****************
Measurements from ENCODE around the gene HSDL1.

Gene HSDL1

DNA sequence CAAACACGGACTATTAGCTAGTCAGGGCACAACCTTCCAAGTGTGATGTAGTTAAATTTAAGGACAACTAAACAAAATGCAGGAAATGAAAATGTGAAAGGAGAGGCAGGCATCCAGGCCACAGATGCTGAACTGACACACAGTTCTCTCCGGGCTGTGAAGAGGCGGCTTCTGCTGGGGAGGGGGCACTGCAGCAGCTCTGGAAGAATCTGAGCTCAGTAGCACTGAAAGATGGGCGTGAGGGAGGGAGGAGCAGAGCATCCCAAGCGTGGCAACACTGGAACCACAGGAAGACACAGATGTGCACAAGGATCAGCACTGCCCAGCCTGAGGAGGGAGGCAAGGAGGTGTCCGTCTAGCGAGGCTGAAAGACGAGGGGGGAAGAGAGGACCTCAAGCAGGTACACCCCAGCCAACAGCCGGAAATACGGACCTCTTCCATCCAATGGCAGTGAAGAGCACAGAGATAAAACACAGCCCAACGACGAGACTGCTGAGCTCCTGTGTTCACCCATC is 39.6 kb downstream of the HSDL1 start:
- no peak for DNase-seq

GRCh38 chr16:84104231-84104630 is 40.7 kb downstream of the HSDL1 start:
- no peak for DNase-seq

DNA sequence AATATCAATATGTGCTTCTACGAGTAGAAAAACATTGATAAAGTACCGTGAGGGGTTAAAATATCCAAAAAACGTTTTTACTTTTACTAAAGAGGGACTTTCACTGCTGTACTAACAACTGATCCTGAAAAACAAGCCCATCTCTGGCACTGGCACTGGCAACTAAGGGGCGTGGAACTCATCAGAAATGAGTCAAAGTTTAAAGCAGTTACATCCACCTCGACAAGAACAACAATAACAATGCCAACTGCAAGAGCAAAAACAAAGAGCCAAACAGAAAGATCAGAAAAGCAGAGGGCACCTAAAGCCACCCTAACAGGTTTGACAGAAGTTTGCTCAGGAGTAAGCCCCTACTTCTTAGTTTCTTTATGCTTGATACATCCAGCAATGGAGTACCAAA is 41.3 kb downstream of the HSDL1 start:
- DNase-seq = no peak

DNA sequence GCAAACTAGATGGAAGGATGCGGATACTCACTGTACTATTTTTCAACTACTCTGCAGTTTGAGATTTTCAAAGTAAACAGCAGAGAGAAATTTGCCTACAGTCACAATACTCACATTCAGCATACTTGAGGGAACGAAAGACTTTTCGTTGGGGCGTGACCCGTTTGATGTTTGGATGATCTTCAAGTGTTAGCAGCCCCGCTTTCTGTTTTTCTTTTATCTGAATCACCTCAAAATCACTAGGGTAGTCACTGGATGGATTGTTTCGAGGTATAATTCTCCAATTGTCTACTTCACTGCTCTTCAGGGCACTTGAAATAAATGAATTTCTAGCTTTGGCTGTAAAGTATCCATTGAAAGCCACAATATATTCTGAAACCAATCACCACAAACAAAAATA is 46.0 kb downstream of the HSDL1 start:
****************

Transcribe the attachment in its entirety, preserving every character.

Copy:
Measurements from ENCODE around the gene HSDL1.

Gene HSDL1

DNA sequence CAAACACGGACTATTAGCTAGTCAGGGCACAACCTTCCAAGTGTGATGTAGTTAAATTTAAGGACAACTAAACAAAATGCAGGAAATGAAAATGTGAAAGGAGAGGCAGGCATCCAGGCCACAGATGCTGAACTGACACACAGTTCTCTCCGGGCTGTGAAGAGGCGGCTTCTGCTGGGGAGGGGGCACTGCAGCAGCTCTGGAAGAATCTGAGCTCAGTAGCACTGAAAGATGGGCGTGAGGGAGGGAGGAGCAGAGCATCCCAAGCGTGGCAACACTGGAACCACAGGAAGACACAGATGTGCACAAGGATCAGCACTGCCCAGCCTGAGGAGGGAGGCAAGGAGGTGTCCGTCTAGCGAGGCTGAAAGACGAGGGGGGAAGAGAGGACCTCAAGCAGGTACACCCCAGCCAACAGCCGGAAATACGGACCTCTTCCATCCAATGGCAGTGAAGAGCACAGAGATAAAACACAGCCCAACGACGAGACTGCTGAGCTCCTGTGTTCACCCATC is 39.6 kb downstream of the HSDL1 start:
- no peak for DNase-seq

GRCh38 chr16:84104231-84104630 is 40.7 kb downstream of the HSDL1 start:
- no peak for DNase-seq

DNA sequence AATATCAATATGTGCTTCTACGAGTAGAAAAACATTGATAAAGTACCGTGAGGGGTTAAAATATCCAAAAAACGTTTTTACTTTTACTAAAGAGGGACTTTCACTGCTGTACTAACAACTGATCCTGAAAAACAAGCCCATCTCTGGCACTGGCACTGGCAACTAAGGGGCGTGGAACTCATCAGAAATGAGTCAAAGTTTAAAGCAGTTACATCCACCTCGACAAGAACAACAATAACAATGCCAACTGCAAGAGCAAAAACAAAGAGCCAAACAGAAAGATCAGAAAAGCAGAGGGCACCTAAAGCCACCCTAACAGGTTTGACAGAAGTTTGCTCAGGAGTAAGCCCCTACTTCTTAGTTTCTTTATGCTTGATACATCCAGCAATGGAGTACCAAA is 41.3 kb downstream of the HSDL1 start:
- DNase-seq = no peak

DNA sequence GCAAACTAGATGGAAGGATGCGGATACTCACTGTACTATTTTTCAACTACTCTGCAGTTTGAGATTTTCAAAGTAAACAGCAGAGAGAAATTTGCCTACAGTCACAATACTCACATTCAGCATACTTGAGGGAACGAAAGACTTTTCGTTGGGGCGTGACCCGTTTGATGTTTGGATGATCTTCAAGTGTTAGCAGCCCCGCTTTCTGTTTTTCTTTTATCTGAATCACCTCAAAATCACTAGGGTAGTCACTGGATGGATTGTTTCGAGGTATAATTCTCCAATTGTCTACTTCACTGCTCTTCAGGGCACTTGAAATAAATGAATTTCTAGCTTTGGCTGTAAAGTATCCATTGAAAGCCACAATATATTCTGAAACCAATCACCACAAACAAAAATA is 46.0 kb downstream of the HSDL1 start: